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Making Directories

00:00 In this lesson, I’m going to cover how to make directories and even entire directory trees.

00:07 As usual, there are a few different ways of doing this. With the os module, if you want to create just a single directory, you can use os.mkdir() (make directory) with the directory name, which creates a single subdirectory with the given name.

00:20 Important to note is that this will not create a directory and subdirectories. If you need that, you need to use os.makedirs() and then you can pass in a full path_name with multiple subdirectories and it will create that full directory tree, as needed.

00:36 With the pathlib module, you can use pathlib.Path.mkdir(), which functions in essentially the same way as os.mkdir(), in that it will not create full directory trees, either.

00:48 In this lesson, I’m not going to use, really, any specific sample directory, because I’m just going to be creating directories as I need them. Let’s move right on over into the REPL.

00:59 Okay, let’s make some directories! os.mkdir() is the first and the most basic way to do this. As you can see, it takes in a path parameter, and then it can also take in a mode parameter, and then dir_fd parameter.

01:13 I won’t get into, really, how these work directly, just know that this has to do with file permissions, and then what to do if you have symbolic links or something else like that in your directory.

01:24 So, if I want to create a directory, just called test, that’s pretty simple to do, and then I can use listdir() to see that it’s been created.

01:32 Now, if I wanted to do something a little bit more specific, and I wanted to say something like os.mkdir("test2/sub_test"),

01:43 then you’ll see that that actually doesn’t work because test2/ doesn’t yet exist, so sub_test/ can’t be created by mkdir().

01:50 If I need to do something like that I can use os.makedirs() which will make this directory, and then it will make all of these, it will just make everything that I need in order to get this final directory.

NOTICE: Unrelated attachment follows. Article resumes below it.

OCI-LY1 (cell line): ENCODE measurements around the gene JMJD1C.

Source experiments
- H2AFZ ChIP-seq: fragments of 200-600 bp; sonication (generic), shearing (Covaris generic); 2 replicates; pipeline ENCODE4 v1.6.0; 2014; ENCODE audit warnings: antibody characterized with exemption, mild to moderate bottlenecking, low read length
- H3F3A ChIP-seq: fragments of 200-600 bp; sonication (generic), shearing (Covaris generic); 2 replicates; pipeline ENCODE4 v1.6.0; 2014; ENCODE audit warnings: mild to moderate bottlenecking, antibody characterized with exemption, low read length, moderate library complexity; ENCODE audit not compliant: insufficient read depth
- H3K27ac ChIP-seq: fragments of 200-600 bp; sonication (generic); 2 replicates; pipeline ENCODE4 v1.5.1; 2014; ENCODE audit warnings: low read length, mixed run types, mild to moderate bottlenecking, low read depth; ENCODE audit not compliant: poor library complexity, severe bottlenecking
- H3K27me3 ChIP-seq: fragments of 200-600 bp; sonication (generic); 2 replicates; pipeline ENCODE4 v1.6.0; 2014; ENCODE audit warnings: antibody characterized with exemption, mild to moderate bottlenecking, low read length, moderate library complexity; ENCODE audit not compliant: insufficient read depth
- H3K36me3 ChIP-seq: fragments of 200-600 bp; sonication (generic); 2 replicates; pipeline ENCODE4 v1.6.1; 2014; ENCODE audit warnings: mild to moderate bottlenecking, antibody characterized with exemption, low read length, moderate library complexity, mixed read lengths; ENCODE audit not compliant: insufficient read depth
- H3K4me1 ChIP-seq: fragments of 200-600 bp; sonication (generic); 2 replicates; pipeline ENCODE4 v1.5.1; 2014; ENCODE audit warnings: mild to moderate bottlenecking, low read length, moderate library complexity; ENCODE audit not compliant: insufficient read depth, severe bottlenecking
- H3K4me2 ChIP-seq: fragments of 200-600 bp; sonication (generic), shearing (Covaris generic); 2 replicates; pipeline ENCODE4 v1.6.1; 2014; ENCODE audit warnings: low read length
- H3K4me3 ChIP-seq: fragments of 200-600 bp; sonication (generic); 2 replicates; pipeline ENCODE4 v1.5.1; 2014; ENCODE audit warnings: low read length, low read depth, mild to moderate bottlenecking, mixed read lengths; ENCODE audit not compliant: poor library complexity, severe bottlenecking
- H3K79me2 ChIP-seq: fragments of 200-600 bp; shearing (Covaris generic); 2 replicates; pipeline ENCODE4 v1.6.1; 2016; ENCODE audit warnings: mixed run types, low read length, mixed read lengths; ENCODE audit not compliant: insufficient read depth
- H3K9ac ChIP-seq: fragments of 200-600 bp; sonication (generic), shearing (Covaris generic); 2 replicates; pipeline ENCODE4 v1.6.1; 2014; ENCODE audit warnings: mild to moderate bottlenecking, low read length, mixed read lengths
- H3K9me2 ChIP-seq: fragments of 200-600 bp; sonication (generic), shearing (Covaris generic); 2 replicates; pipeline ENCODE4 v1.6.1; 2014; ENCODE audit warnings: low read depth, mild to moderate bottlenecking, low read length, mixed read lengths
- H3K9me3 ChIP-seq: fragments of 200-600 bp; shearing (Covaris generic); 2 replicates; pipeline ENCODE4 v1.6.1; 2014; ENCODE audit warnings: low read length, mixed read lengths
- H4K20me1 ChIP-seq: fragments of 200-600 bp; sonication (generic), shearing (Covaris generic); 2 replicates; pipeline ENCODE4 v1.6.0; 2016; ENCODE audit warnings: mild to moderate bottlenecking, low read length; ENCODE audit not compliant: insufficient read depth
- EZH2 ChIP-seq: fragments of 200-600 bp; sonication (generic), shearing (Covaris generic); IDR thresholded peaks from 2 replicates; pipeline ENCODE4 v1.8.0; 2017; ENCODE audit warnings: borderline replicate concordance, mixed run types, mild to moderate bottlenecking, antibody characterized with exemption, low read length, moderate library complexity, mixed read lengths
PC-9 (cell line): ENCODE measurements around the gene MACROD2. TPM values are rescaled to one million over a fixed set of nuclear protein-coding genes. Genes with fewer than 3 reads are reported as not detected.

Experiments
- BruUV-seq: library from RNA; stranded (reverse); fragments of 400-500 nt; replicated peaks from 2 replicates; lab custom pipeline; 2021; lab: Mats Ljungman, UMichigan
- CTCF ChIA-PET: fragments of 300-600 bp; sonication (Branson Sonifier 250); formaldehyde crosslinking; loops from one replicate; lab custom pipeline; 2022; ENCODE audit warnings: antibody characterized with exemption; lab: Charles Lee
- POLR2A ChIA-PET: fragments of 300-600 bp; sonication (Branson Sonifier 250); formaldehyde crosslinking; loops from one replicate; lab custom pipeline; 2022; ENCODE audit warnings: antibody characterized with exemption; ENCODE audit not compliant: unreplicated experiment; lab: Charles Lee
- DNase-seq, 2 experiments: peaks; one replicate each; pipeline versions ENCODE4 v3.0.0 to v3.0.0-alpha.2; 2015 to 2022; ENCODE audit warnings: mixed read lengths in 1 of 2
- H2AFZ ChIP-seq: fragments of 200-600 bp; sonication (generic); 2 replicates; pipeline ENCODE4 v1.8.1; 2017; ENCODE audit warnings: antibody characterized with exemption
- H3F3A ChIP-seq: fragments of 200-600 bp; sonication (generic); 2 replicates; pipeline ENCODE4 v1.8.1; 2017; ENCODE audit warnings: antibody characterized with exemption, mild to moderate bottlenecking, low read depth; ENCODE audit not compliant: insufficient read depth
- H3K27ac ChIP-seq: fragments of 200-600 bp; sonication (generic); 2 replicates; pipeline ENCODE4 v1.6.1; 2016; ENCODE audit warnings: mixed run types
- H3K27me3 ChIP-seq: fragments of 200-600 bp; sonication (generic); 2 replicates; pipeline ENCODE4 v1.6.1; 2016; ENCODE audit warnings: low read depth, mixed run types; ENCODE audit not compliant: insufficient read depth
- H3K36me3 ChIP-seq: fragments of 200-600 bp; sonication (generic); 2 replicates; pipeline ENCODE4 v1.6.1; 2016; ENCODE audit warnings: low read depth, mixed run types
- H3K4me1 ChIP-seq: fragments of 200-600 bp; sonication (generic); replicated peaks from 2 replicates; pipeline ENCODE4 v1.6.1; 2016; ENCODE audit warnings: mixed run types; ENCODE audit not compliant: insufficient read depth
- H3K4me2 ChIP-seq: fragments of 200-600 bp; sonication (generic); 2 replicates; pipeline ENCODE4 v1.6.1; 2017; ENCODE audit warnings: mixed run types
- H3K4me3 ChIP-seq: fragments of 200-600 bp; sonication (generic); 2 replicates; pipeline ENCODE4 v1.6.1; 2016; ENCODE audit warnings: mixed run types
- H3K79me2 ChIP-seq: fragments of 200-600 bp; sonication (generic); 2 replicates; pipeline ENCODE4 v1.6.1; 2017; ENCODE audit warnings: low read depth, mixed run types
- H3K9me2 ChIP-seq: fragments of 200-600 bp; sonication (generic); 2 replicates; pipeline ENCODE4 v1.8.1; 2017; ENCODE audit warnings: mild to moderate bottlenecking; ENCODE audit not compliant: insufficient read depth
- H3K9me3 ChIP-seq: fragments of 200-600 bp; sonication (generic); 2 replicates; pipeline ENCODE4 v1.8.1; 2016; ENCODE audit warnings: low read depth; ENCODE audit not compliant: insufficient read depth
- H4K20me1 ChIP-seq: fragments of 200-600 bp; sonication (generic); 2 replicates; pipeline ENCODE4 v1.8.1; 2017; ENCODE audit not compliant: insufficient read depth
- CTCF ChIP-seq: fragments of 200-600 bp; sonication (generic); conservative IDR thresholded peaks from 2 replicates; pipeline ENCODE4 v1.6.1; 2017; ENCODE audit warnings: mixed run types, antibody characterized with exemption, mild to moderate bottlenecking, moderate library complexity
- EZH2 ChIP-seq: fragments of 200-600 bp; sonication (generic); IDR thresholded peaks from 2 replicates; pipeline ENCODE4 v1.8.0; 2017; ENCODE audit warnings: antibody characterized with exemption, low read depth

02:04 So as you can see, I listdir() and I have 'test2' in there. Then if I call listdir() on "test2",

02:12 then you can see that it has the 'sub_test' folder, just as I needed. So, that’s really pretty simple and awesome. The reason that mkdir() exists in this way, and the reason that it has this behavior is just to really be, kind of, a safety valve, a safety mechanism, to make sure that you really know exactly what’s going on with your filesystem at all times.

02:30 makedirs() is awesome, but it can also cause unexpected behavior if you think you’re in one directory and you make a whole chain of subdirectories, and then you end up in a totally unexpected place, whereas mkdir() is built to, kind of, error out before that happens.

02:45 So, that’s how you can handle this. Something else to note here is that both of these will throw an exception if you try to create a directory that exists.

02:56 If I say os.mkdir("test") or os.makedirs("test"), then Python will throw me a FileExistsError, because it’s trying to create something that already exists.

03:07 The pathlib.Path() alternative, which can be accomplished this way, you can avoid that problem if you’re trying to do that. So, you can say something like this: a new_path = Path("test").

03:20 And then you can say new_path.mkdir(), and you can use the exist_ok parameter and set that to True if you don’t want it to throw an error if it already exists.

03:30 Now, the issue with this, of course, is that this just ends up doing nothing because it doesn’t make a directory, because it already exists. It just doesn’t tell you that loudly, it just, kind of, silently suppresses that error.

03:42 That’s definitely something that’s important to note, is that even if you don’t want that error to happen, you probably still wanted to know that something is happening there because otherwise, you could run into problems where you think you’re creating something new, but really you’re trying to create something, and there’s already an existing directory.

03:59 So, this behavior, you can eliminate if you need it, but you might not want to at all times. So, those are the different ways to create directories in Python, and I think it’s really pretty simple and straightforward.

04:11 Use pathlib.mkdir() if you want to use the more object-oriented framework, and you only need to create one directory at a time. Use os.mkdir(), otherwise.

04:21 And then if you need to create a full directory tree, with subdirectories, use os.makedirs(), or you can use the parents parameter of the pathlib.Path.mkdir() option.

04:33 Just know that that’s not the default behavior of the pathlib.Path() version.

04:39 In the next lesson, I’ll tell you how to delete all of these things that you’ve now learned how to make.

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